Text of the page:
A new study suggests that people over age 65 who are newly diagnosed with heart failure can continue to drink moderate amounts of alcohol without worsening their condition.
The study, from Washington University School of Medicine in St. Louis, showed a survival benefit for moderate drinkers compared with those who abstained from alcohol.
On average, survival for moderate drinkers was just over a year longer than abstainers, a difference that was statistically significant.
However, the findings do not suggest that nondrinkers should start imbibing after a heart failure diagnosis, the researchers emphasized.
The study is published Dec. 28 in JAMA Network Open.
“My patients who are newly diagnosed with heart failure often ask me if they should stop having that glass of wine every night,” said senior author and cardiologist David L. Brown, MD, a professor of medicine.
“And until now, I didn’t have a good answer for them. We have long known that the toxic effects of excessive drinking can contribute to heart failure.
In contrast, we have data showing that healthy people who drink moderately seem to have some protection from heart failure over the long term, compared with people who don’t drink at all.
But there was very little, if any, data to help us advise people who drink moderately and have just been diagnosed with heart failure.”
The new study suggests that such patients can safely continue to drink in moderate amounts—one serving of alcohol per day for women and two for men.
The researchers found a slight association between moderate drinking and longer survival times.
But since the study doesn’t establish cause and effect, the researchers can’t conclude that moderate drinking is actively protective.
It is possible there is some other factor, or combination of factors, common among moderate drinkers that leads to this benefit.
As such, the evidence does not support the idea that nondrinkers with heart failure will improve if they begin moderate alcohol consumption.
The researchers analyzed data from a past study called the Cardiovascular Health Study, conducted from 1989 to 1993.
It included 5,888 adults on Medicare. Of these, 393 patients developed heart failure during the nine-year follow-up period.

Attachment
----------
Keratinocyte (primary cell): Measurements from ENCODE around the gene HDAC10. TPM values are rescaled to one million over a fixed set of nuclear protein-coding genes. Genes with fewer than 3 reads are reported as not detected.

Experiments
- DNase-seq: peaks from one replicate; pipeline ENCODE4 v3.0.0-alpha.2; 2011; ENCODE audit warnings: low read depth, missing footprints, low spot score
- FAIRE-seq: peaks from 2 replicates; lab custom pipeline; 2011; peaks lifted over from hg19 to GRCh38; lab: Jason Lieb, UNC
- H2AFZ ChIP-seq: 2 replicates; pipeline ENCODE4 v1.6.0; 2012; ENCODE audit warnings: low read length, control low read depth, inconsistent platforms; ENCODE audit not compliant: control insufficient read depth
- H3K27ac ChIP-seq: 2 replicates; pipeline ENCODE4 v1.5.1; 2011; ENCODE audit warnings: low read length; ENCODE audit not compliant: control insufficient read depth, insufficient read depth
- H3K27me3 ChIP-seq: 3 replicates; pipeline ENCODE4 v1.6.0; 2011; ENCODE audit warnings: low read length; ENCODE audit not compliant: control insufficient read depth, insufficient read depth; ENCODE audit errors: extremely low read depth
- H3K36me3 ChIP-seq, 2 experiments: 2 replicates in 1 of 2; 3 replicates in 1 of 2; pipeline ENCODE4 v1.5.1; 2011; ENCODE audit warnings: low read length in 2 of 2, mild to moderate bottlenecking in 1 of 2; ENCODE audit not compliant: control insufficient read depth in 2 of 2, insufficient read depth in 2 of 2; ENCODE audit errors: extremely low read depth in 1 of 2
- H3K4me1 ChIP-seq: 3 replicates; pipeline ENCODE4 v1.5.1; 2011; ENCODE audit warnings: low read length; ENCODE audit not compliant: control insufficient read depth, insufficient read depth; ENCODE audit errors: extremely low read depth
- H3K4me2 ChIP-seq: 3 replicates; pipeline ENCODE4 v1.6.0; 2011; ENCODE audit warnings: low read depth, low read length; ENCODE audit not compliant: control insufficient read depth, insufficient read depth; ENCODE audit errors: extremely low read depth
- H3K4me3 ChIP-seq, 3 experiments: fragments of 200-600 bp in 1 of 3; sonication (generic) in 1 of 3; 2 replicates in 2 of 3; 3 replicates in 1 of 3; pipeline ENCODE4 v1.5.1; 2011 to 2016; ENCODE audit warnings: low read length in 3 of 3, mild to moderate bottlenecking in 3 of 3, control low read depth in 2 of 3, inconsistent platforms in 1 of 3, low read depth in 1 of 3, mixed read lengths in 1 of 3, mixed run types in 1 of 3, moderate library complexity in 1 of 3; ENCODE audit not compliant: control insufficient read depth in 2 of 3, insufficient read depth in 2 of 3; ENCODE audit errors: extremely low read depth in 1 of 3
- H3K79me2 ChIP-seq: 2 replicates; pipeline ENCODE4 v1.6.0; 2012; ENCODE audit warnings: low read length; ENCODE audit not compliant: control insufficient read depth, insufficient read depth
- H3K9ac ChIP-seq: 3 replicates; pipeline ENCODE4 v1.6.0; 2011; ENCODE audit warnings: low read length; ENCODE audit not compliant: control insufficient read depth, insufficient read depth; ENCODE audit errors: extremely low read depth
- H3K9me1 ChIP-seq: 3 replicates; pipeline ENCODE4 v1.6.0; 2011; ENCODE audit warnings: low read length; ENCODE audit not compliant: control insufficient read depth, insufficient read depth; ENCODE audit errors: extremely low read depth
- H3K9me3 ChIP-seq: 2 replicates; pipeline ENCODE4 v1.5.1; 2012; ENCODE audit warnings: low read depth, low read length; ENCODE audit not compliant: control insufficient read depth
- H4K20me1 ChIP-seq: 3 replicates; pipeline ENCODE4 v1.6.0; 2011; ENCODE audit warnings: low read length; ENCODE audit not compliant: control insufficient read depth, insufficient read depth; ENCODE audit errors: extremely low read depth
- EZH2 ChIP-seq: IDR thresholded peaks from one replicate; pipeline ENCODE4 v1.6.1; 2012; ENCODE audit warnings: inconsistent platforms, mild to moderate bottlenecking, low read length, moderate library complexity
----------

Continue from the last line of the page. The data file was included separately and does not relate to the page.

Heart failure occurs when the heart gradually loses the ability to pump sufficient blood to the body.
It can be triggered by a heart attack or other chronic conditions such as diabetes or kidney disease.
With an average age of 79, slightly more than half of the heart failure patients were women, and 86 percent were white.
The patients were divided into four categories for the analysis:
people who never drank, people who drank in the past and stopped, people who had seven or fewer drinks per week, and people who had eight or more drinks per week.
The researchers defined one serving of alcohol as a 12-ounce beer, a 6-ounce glass of wine or a 1.5-ounce shot of liquor.
The researchers accounted for important variables in their analysis, including age, sex, race, education level, income, smoking status, blood pressure and other factors.
After controlling for these variables, the investigators found an association between consuming seven or fewer drinks per week and an extended survival of just over one year, compared with the long-term abstainers.
The extended survival came to an average of 383 days and ranged from 17 to 748 days.
The greatest benefit seems to be derived from drinking 10 drinks per week, but so few patients fell into that category that the data were insufficient to draw definite conclusions.
“People who develop heart failure at an older age and never drank shouldn’t start drinking,” Brown said.
“But our study suggests people who have had a daily drink or two before their diagnosis of heart failure can continue to do so without concern that it’s causing harm. Even so, that decision should always be made in consultation with their doctors.”
More information: JAMA Network Open (2018). jamanetwork.com/journals/jaman … etworkopen.2018.6383
Journal reference: JAMA Network Open search and more info website
Provided by: Washington University School of Medicine